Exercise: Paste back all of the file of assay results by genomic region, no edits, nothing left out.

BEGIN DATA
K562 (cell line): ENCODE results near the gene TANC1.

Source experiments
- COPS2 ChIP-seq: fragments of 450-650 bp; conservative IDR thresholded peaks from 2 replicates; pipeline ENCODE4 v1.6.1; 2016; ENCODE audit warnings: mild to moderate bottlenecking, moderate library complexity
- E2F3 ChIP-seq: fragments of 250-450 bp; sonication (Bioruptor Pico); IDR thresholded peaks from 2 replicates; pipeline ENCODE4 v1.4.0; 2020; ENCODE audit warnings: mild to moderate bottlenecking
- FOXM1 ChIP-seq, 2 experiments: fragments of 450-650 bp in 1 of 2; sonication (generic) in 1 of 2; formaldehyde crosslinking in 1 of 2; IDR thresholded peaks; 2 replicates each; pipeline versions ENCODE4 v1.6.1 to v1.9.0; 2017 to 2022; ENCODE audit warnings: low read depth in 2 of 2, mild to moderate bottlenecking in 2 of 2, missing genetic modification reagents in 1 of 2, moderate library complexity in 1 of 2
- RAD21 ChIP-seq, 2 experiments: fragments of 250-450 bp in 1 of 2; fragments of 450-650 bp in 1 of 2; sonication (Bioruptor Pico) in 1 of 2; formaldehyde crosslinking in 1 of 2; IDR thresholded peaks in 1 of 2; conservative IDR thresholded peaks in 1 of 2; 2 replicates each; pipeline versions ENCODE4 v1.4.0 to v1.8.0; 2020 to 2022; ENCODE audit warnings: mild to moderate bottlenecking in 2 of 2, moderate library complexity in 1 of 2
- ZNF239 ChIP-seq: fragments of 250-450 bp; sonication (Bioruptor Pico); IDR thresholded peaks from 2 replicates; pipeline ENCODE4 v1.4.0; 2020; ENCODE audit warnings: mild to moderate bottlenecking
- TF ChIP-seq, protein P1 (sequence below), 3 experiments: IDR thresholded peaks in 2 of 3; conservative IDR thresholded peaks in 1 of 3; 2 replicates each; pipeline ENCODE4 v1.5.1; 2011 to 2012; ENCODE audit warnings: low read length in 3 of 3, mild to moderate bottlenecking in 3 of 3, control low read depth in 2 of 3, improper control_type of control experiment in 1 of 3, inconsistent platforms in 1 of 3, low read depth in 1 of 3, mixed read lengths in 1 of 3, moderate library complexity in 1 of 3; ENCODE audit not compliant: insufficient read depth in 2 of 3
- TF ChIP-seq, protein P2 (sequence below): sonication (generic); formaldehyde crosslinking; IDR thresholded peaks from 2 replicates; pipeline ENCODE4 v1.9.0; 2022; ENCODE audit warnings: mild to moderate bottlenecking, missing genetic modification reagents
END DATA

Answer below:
K562 (cell line): ENCODE results near the gene TANC1.

Source experiments
- COPS2 ChIP-seq: fragments of 450-650 bp; conservative IDR thresholded peaks from 2 replicates; pipeline ENCODE4 v1.6.1; 2016; ENCODE audit warnings: mild to moderate bottlenecking, moderate library complexity
- E2F3 ChIP-seq: fragments of 250-450 bp; sonication (Bioruptor Pico); IDR thresholded peaks from 2 replicates; pipeline ENCODE4 v1.4.0; 2020; ENCODE audit warnings: mild to moderate bottlenecking
- FOXM1 ChIP-seq, 2 experiments: fragments of 450-650 bp in 1 of 2; sonication (generic) in 1 of 2; formaldehyde crosslinking in 1 of 2; IDR thresholded peaks; 2 replicates each; pipeline versions ENCODE4 v1.6.1 to v1.9.0; 2017 to 2022; ENCODE audit warnings: low read depth in 2 of 2, mild to moderate bottlenecking in 2 of 2, missing genetic modification reagents in 1 of 2, moderate library complexity in 1 of 2
- RAD21 ChIP-seq, 2 experiments: fragments of 250-450 bp in 1 of 2; fragments of 450-650 bp in 1 of 2; sonication (Bioruptor Pico) in 1 of 2; formaldehyde crosslinking in 1 of 2; IDR thresholded peaks in 1 of 2; conservative IDR thresholded peaks in 1 of 2; 2 replicates each; pipeline versions ENCODE4 v1.4.0 to v1.8.0; 2020 to 2022; ENCODE audit warnings: mild to moderate bottlenecking in 2 of 2, moderate library complexity in 1 of 2
- ZNF239 ChIP-seq: fragments of 250-450 bp; sonication (Bioruptor Pico); IDR thresholded peaks from 2 replicates; pipeline ENCODE4 v1.4.0; 2020; ENCODE audit warnings: mild to moderate bottlenecking
- TF ChIP-seq, protein P1 (sequence below), 3 experiments: IDR thresholded peaks in 2 of 3; conservative IDR thresholded peaks in 1 of 3; 2 replicates each; pipeline ENCODE4 v1.5.1; 2011 to 2012; ENCODE audit warnings: low read length in 3 of 3, mild to moderate bottlenecking in 3 of 3, control low read depth in 2 of 3, improper control_type of control experiment in 1 of 3, inconsistent platforms in 1 of 3, low read depth in 1 of 3, mixed read lengths in 1 of 3, moderate library complexity in 1 of 3; ENCODE audit not compliant: insufficient read depth in 2 of 3
- TF ChIP-seq, protein P2 (sequence below): sonication (generic); formaldehyde crosslinking; IDR thresholded peaks from 2 replicates; pipeline ENCODE4 v1.9.0; 2022; ENCODE audit warnings: mild to moderate bottlenecking, missing genetic modification reagents